US homes worth more than ever before

by Ryan Smith03 Jan 2017

The combined value of every home in the US has never been higher, according to a new report from Zillow.

The combined value of all US homes is expected to hit a record high of $29.6 trillion in 2016. That’s a jump of 5.7% from a year ago. It’s also more than the GDP of the United States and China combined, according to Zillow.

According to Zillow chief economist Svenja Gudell, the US housing market is currently so valuable that it would take 400 people with the net worth of Bill Gates — about $84 billion — to buy every home in the country right now.

“So it’s safe to say the United States housing market is pretty darn valuable – worth more than the entire 2015 market capitalization of every U.S. public company combined (roughly $25 trillion),” Gudell wrote for Zillow.

Even the total value of some of the country’s individual markets is staggering. Homes in Los Angeles — America’s most valuable housing market — have a combined total value of more than $2.5 trillion. That’s more than twice the combined wealth of the country’s 50 richest citizens, according to Gudell. The total value of New York homes is about $2.4 trillion — approximately the GDP of France, the world’s fifth-largest national economy. And San Francisco homes’ total value comes in at almost $1.3 trillion.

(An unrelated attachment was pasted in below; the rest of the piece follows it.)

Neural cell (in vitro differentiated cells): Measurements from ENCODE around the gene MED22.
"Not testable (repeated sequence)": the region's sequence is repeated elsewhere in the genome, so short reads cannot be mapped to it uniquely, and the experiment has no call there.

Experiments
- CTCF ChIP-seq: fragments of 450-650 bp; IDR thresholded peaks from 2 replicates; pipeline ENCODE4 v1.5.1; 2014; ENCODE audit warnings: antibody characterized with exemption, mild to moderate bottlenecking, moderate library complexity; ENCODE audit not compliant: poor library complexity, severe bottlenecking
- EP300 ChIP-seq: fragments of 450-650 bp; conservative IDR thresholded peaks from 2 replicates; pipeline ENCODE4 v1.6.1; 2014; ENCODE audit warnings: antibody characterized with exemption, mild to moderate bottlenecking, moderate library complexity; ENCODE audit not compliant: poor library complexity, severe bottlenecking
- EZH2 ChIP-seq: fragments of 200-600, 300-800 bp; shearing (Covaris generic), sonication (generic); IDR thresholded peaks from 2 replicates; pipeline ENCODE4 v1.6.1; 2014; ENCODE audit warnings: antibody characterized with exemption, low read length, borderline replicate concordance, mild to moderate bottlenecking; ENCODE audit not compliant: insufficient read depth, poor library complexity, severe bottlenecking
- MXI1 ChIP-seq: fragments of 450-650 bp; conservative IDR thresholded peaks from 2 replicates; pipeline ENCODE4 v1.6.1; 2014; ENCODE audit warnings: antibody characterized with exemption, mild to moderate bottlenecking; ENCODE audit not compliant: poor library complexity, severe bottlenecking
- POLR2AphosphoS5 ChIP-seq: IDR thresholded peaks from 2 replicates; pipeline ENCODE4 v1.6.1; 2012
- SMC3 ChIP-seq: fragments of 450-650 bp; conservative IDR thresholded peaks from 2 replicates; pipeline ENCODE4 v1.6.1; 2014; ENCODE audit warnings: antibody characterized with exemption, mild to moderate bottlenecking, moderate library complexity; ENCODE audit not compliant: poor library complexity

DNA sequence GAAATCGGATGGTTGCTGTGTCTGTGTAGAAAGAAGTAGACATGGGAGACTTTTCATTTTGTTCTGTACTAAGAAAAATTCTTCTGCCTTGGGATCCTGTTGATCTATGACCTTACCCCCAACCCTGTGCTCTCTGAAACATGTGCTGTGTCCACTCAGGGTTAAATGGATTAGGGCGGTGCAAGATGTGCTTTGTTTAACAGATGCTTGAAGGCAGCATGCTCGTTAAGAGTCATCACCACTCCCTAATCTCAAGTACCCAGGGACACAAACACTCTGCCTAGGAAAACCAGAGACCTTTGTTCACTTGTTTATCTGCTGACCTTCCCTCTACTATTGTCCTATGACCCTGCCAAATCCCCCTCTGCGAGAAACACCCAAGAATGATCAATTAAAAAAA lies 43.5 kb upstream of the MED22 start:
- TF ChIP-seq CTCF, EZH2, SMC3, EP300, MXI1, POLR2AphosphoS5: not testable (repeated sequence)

Rents are also up. According to Zillow, Americans paid more than $479 billion in rent this year, $18 billion more than last year and $97 billion more than the depth of the housing recession in 2011.

“To put this number in context, the total amount of rent Americans paid in 2016 is similar in size to the total economic output of Belgium, and slightly less than the $598 billion that the United States spent on its military in 2015,” Gudell wrote. “It is larger than the market capitalization of all but three U.S. public companies — Apple, Alphabet and Microsoft.”

Related stories:
Higher interest rates raising concerns about home prices in 2017
Housing affordability slips in third quarter


Should CFPB have more supervision over credit agencies?